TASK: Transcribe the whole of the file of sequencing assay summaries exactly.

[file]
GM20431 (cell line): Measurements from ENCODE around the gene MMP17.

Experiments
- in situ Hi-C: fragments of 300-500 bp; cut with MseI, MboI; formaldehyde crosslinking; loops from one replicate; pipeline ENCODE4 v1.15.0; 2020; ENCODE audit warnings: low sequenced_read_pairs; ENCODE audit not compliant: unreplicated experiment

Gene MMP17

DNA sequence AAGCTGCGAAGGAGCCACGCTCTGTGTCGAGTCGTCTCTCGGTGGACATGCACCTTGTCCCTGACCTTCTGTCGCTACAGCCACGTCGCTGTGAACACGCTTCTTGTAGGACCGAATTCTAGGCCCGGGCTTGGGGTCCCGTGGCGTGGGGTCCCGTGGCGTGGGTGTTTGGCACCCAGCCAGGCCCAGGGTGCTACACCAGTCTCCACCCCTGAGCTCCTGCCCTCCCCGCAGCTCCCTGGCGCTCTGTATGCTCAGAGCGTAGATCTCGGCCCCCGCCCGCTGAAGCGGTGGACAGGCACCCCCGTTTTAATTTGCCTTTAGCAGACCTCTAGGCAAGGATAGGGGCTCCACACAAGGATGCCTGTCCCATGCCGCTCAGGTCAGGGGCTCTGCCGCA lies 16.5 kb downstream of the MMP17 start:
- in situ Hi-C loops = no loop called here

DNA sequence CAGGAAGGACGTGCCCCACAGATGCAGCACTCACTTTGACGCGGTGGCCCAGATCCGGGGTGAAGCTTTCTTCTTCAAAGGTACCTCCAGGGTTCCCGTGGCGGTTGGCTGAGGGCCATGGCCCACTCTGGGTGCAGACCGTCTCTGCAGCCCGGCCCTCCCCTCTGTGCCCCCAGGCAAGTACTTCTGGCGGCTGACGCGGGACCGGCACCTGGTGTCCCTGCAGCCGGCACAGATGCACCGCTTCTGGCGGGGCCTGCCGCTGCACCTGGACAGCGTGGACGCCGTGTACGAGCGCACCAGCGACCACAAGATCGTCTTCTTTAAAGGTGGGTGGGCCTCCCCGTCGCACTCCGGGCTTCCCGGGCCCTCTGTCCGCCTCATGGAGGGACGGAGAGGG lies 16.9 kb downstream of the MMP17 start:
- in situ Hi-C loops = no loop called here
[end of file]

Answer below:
GM20431 (cell line): Measurements from ENCODE around the gene MMP17.

Experiments
- in situ Hi-C: fragments of 300-500 bp; cut with MseI, MboI; formaldehyde crosslinking; loops from one replicate; pipeline ENCODE4 v1.15.0; 2020; ENCODE audit warnings: low sequenced_read_pairs; ENCODE audit not compliant: unreplicated experiment

Gene MMP17

DNA sequence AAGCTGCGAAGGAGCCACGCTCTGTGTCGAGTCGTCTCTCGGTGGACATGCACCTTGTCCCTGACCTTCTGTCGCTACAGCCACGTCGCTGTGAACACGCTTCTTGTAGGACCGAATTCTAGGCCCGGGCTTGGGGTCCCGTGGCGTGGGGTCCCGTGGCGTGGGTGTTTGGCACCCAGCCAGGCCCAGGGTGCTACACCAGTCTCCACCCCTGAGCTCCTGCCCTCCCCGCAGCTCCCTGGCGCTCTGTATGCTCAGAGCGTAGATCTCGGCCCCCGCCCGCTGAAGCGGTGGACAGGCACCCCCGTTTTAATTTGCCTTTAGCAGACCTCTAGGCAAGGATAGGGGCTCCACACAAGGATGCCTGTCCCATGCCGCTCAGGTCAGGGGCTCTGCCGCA lies 16.5 kb downstream of the MMP17 start:
- in situ Hi-C loops = no loop called here

DNA sequence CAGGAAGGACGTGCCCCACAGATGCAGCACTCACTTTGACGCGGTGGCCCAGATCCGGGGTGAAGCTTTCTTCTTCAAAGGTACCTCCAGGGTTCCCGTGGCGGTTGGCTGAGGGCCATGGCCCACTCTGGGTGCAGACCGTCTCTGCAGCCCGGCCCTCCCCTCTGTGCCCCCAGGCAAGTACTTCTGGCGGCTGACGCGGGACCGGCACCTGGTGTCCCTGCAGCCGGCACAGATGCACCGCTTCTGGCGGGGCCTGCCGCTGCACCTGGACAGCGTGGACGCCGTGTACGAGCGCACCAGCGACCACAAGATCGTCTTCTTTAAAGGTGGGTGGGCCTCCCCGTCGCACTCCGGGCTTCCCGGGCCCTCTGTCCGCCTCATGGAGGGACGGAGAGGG lies 16.9 kb downstream of the MMP17 start:
- in situ Hi-C loops = no loop called here